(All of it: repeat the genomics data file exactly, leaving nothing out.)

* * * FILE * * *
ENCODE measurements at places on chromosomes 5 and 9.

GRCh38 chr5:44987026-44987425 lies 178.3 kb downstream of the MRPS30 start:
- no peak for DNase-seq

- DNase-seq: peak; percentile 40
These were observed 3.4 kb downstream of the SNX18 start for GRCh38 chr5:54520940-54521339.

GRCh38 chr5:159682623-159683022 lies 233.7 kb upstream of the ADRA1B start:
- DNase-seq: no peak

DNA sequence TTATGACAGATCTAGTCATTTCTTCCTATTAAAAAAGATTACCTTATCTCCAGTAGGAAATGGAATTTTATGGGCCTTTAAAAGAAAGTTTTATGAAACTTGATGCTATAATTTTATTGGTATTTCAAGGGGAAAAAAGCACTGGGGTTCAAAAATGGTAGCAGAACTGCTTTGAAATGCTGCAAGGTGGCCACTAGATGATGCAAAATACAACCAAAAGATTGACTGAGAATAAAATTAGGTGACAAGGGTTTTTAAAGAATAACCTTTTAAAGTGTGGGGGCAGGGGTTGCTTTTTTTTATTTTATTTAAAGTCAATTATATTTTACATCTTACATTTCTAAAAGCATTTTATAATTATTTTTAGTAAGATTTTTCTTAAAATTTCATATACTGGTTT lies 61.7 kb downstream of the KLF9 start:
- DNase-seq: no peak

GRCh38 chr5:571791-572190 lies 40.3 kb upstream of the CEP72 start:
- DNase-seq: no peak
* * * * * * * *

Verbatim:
ENCODE measurements at places on chromosomes 5 and 9.

GRCh38 chr5:44987026-44987425 lies 178.3 kb downstream of the MRPS30 start:
- no peak for DNase-seq

- DNase-seq: peak; percentile 40
These were observed 3.4 kb downstream of the SNX18 start for GRCh38 chr5:54520940-54521339.

GRCh38 chr5:159682623-159683022 lies 233.7 kb upstream of the ADRA1B start:
- DNase-seq: no peak

DNA sequence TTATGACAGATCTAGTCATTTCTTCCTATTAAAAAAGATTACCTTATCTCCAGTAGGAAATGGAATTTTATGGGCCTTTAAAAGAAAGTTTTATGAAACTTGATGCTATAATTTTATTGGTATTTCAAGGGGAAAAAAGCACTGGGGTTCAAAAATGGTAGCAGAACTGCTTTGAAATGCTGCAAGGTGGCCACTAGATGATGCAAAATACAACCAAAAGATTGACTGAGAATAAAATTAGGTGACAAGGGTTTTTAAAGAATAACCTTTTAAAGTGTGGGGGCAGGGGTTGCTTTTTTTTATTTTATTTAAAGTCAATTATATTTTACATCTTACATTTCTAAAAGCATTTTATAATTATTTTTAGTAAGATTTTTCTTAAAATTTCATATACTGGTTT lies 61.7 kb downstream of the KLF9 start:
- DNase-seq: no peak

GRCh38 chr5:571791-572190 lies 40.3 kb upstream of the CEP72 start:
- DNase-seq: no peak